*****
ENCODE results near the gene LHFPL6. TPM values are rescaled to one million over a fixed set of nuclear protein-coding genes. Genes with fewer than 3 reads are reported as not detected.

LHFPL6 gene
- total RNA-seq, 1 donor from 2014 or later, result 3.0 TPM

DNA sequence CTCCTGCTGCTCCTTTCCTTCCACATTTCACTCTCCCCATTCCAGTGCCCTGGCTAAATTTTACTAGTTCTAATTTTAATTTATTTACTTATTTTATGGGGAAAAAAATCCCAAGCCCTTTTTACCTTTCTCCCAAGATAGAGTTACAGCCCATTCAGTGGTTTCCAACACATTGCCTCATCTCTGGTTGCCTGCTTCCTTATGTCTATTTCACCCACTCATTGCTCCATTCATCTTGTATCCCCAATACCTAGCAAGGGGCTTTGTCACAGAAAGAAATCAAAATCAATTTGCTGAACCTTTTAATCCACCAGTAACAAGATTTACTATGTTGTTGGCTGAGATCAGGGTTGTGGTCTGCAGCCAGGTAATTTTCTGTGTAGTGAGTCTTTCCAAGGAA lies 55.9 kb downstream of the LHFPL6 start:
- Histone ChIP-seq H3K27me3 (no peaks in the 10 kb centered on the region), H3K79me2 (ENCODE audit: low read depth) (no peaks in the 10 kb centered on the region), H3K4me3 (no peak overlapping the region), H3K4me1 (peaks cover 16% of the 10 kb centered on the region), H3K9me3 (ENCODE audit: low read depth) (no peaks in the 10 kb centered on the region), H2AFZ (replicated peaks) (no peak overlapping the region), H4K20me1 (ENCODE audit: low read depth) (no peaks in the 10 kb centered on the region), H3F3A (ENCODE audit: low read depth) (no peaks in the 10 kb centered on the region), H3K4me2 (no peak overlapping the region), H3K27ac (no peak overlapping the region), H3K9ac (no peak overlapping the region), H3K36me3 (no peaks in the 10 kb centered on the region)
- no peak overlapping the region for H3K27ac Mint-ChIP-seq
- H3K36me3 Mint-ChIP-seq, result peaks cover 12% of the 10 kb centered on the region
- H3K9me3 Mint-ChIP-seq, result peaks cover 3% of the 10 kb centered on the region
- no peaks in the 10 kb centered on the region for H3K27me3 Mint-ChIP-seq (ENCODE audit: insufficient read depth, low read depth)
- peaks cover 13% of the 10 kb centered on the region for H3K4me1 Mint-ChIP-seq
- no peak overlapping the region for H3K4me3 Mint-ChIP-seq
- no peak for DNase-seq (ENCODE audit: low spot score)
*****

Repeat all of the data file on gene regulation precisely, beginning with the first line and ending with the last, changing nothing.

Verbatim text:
ENCODE results near the gene LHFPL6. TPM values are rescaled to one million over a fixed set of nuclear protein-coding genes. Genes with fewer than 3 reads are reported as not detected.

LHFPL6 gene
- total RNA-seq, 1 donor from 2014 or later, result 3.0 TPM

DNA sequence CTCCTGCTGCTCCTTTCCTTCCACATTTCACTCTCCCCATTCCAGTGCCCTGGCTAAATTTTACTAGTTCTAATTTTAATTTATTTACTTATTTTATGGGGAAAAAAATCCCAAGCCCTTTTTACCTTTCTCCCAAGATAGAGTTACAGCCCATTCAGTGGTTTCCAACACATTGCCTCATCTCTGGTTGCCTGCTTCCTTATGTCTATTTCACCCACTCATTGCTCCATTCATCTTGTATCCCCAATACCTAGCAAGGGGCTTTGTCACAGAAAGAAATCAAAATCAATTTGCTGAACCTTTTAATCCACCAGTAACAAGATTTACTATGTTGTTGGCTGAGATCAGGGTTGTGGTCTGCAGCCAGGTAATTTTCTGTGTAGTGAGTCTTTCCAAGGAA lies 55.9 kb downstream of the LHFPL6 start:
- Histone ChIP-seq H3K27me3 (no peaks in the 10 kb centered on the region), H3K79me2 (ENCODE audit: low read depth) (no peaks in the 10 kb centered on the region), H3K4me3 (no peak overlapping the region), H3K4me1 (peaks cover 16% of the 10 kb centered on the region), H3K9me3 (ENCODE audit: low read depth) (no peaks in the 10 kb centered on the region), H2AFZ (replicated peaks) (no peak overlapping the region), H4K20me1 (ENCODE audit: low read depth) (no peaks in the 10 kb centered on the region), H3F3A (ENCODE audit: low read depth) (no peaks in the 10 kb centered on the region), H3K4me2 (no peak overlapping the region), H3K27ac (no peak overlapping the region), H3K9ac (no peak overlapping the region), H3K36me3 (no peaks in the 10 kb centered on the region)
- no peak overlapping the region for H3K27ac Mint-ChIP-seq
- H3K36me3 Mint-ChIP-seq, result peaks cover 12% of the 10 kb centered on the region
- H3K9me3 Mint-ChIP-seq, result peaks cover 3% of the 10 kb centered on the region
- no peaks in the 10 kb centered on the region for H3K27me3 Mint-ChIP-seq (ENCODE audit: insufficient read depth, low read depth)
- peaks cover 13% of the 10 kb centered on the region for H3K4me1 Mint-ChIP-seq
- no peak overlapping the region for H3K4me3 Mint-ChIP-seq
- no peak for DNase-seq (ENCODE audit: low spot score)